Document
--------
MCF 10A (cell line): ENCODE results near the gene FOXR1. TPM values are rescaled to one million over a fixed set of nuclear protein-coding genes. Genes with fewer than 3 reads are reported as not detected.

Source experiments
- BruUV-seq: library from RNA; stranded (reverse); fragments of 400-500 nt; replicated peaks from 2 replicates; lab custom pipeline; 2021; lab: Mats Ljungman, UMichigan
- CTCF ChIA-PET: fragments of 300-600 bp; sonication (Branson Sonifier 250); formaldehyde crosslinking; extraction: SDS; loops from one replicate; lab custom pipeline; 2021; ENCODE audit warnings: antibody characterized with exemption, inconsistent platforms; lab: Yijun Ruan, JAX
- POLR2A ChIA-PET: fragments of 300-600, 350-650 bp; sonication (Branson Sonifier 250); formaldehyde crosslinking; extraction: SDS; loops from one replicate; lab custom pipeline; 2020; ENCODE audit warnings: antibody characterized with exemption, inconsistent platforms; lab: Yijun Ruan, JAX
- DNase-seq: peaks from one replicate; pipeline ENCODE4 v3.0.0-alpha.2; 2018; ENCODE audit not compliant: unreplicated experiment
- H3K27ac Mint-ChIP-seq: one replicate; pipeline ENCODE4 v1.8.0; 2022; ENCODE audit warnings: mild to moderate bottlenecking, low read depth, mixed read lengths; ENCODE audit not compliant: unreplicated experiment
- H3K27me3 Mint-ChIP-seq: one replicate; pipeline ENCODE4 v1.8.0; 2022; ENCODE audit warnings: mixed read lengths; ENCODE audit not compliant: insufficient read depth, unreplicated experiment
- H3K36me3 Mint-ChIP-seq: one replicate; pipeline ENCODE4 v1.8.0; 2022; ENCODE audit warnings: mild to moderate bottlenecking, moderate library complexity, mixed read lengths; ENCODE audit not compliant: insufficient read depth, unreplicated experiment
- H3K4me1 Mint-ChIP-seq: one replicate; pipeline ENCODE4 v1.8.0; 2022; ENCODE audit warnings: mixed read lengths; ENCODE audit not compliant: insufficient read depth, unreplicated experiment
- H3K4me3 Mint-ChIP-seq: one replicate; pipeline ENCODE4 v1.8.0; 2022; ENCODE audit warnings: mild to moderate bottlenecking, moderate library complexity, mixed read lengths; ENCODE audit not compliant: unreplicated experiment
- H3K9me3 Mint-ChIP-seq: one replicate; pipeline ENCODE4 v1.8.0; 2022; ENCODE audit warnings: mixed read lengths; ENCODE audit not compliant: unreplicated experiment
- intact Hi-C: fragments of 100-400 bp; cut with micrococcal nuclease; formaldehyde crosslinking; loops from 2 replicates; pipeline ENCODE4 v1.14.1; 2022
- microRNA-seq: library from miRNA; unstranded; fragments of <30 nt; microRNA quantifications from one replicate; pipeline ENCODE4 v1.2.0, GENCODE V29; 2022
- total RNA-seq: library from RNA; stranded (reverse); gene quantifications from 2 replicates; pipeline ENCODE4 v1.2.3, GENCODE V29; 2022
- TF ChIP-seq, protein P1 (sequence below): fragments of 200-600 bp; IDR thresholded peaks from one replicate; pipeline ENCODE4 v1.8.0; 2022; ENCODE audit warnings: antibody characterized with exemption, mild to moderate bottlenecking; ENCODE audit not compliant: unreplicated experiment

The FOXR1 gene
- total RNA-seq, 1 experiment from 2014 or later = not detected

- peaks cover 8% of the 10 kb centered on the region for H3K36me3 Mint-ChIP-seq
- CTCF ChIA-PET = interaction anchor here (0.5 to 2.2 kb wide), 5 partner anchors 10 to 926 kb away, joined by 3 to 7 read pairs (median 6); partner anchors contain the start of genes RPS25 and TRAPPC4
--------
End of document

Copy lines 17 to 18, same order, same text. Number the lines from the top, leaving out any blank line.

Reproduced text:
The FOXR1 gene
- total RNA-seq, 1 experiment from 2014 or later = not detected